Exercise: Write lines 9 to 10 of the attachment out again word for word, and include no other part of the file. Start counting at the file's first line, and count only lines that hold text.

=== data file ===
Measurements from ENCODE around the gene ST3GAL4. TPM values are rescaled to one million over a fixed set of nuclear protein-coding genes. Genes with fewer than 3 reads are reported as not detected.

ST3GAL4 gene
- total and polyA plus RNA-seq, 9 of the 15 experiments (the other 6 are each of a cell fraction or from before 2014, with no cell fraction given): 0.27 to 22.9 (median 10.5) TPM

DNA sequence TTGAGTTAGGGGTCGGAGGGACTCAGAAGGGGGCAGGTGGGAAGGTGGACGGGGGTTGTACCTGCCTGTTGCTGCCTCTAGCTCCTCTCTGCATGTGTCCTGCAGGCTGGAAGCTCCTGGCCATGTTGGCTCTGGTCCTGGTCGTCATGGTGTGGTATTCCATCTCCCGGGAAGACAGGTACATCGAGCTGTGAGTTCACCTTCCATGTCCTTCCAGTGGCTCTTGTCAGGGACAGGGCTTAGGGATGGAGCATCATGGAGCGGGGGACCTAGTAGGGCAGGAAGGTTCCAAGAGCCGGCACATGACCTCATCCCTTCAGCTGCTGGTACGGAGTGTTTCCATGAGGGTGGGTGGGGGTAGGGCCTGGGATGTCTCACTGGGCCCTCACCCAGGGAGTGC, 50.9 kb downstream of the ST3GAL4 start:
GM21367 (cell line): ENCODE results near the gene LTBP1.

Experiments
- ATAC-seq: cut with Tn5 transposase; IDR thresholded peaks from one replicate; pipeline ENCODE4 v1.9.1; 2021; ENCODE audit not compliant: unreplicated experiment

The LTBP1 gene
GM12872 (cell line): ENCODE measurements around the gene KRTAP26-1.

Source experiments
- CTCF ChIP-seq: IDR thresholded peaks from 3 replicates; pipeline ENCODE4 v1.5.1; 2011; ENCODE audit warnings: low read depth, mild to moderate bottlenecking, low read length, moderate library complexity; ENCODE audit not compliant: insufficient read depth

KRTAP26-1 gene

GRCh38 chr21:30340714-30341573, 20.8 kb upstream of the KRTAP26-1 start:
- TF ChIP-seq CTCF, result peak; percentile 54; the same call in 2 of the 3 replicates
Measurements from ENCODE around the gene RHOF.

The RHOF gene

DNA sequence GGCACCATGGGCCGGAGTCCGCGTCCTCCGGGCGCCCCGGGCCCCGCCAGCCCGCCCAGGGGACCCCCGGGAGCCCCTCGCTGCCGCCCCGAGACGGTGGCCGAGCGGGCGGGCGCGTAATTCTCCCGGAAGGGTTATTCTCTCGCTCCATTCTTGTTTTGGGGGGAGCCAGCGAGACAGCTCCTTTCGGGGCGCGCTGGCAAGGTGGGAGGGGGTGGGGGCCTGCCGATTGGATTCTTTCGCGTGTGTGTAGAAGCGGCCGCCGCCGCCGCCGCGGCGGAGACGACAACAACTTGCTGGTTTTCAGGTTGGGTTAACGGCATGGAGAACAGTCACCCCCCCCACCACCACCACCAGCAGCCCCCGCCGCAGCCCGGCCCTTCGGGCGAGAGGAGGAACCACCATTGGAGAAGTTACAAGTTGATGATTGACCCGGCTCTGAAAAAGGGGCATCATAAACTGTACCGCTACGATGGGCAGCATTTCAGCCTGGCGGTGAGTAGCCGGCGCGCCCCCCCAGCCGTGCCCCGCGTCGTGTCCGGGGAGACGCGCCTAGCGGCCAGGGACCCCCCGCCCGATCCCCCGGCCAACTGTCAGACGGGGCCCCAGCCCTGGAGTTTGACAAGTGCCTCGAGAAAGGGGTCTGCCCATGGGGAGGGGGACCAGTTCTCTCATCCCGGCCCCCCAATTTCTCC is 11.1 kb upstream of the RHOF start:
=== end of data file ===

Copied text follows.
GM12872 (cell line): ENCODE measurements around the gene KRTAP26-1.

Source experiments